Collecting rainwater is a method that many people all around the world use. They use this water to drink, bathe, water plants, and irrigate crops.
In a typical household, people gather rainwater through the gutters that are installed around their houses. But how to collect rainwater without gutters?
When you’re trying to collect rain without the aid of gutters, you can use your roof, or you can make water harvesting methods using tarps, barrels, pond liners, and your landscape.
Do you care to learn how? Then follow through and keep reading.
While it seems like common sense for many, collecting rainwater is a puzzle for some people. After all, why should you collect water from rain if you have taps and faucets readily available in your home?
To begin with, collecting water from natural resources, such as rain, is an important part of many people’s water-regulatory efforts. It’s an excellent way to conserve our water resources by lowering water demand.
As you may have already known, safe and clean drinking water is a limited commodity. Only around 0.5 percent of Earth’s water is freshwater.
With that in mind, using rainwater for some of your needs, instead of the scarce clean water resource that we have, would definitely help sustain one of our most limited commodities.
Aside from conservation, collecting rainwater will lower your overall water consumption.
In the US, the average household uses up to 25 percent of its water just to flush toilets and approximately 30 percent for outdoor use. Thus, a household that uses rainwater as an alternative will cut off about 40 to 50 percent of its water bill.
With that in mind, it would be beneficial to your household, as well as your community, if you start the habit of gathering rainwater for home use.
Given the context we provided earlier, we’re sure that you’re now raring to know how to harvest rainwater for home use.
Without further delay, let’s look at the best ways to collect water from the rain without using gutters.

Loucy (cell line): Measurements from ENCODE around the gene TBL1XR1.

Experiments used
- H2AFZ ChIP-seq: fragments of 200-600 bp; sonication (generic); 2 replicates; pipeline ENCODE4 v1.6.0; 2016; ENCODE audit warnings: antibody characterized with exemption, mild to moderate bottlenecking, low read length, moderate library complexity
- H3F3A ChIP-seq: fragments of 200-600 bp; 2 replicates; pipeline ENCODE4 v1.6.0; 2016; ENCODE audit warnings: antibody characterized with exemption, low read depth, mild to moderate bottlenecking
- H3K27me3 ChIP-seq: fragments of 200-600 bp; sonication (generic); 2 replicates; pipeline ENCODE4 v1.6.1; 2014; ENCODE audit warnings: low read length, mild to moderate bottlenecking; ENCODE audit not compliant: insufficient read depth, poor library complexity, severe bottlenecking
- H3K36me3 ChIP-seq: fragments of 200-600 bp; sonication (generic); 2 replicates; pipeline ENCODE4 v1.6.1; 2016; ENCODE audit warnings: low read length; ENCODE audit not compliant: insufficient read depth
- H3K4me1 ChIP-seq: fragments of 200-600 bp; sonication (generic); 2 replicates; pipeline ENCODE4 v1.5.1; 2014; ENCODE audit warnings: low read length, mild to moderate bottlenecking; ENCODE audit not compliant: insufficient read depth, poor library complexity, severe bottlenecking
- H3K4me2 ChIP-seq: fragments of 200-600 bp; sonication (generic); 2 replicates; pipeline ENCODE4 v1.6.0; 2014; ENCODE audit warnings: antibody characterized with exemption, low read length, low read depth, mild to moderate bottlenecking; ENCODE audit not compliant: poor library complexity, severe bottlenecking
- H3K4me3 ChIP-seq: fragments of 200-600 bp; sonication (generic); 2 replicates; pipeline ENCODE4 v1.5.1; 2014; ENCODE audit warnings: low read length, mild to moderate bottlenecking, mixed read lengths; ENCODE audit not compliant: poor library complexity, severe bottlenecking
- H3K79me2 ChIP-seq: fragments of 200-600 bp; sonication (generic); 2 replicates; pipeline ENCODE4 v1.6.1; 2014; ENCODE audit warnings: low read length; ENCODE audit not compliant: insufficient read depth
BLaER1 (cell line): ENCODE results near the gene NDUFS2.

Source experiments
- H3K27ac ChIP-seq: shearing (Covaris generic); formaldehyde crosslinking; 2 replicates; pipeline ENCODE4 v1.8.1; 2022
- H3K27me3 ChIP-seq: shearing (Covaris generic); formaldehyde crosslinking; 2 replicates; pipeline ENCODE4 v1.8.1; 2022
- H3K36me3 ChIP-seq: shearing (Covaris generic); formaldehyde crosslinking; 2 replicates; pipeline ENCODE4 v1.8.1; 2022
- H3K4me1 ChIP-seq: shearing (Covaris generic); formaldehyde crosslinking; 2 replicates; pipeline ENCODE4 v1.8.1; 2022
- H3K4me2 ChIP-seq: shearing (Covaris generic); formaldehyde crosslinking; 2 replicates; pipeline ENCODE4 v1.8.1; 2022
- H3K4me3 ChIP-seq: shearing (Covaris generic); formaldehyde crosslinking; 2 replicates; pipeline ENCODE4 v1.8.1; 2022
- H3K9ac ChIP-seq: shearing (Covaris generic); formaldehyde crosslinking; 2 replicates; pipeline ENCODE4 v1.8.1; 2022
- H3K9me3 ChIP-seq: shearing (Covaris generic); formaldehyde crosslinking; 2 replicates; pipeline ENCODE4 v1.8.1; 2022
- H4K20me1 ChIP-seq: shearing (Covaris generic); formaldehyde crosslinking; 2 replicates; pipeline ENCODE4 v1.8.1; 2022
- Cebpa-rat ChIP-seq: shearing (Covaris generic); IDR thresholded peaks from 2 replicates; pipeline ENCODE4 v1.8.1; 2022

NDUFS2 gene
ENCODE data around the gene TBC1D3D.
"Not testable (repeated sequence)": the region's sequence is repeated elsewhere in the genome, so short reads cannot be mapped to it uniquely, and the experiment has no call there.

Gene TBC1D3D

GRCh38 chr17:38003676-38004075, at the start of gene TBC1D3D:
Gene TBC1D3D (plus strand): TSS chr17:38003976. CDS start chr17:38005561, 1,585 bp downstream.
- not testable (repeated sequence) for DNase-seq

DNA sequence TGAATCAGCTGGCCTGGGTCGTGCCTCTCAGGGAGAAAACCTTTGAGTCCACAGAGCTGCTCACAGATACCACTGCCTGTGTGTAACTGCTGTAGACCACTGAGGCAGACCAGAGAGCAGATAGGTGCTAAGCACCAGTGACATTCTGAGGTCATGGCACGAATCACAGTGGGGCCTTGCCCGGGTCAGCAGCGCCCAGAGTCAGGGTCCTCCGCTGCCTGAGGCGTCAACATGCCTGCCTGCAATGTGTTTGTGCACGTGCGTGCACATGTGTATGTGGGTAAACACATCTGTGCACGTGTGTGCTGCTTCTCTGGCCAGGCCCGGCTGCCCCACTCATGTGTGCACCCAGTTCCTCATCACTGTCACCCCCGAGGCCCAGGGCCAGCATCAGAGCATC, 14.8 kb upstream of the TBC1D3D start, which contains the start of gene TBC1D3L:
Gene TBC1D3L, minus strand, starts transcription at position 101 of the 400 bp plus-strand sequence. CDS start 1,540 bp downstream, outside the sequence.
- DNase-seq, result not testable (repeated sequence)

A catchment system is a rainwater harvesting method that uses your roof as a primary channel.
You know that part of your roof where water gathers and pours when it rains? Or that section on your roof where two opposing and slanted planes connect and form a shallow depression line?
That’s your catchment area.
You can use those parts of your roof to act as a gutter and gather rainwater. Just place a container of water underneath those spots and wait for rain.
Or, more practically, you can place a pipe directly at the catchment spot and lead it straight to your container. This way, you can collect more water as it prevents splashes and spills.
Diverters are metal strips you can install on the side of or underneath your roof to lead the water sideways. Its purpose is to prevent water from pouring onto the front side of your house.
If you have one of those, then you’ve got yourself a simple method to collect rain.
A diverter somewhat like a gutter. They both redirect water from point A to point B. That said, you can use it to harvest rain by simply putting containers at the spot where your diverter dumps water.
However, the idea of putting a water container beneath your diverter every time it rains may sound like a hassle routine for you.
If this is the case, you can connect a PVC pipe directly to your diverter to funnel the water to any reservoirs around your home.
3 – Setting up Tarps
If you don’t have a catchment section or a diverter installed on your roof, you can try a more creative approach and use tarps.
Synthetic fabric, rubber, and plastic are the most common materials that make up your tarpaulins. These materials can resist water easily; hence, you can use them for this rain-collection technique.
All you need to do is to set up your tarps beneath the sides of your roof to divert the water. It kinda looks like a roof extension that leads rain straight into your desired spot.
The secret is setting up your tarpaulins so that the water converges at a single point. Once that’s done, place water containers at the end of your tarps and you’re ready to go!
Of course, not everyone has an accessible roof to use for harvesting rain. If you’re among those people, then you don’t have to worry because we’ve got you covered.
Have a look at the ways to collect rainwater without the aid of roofs: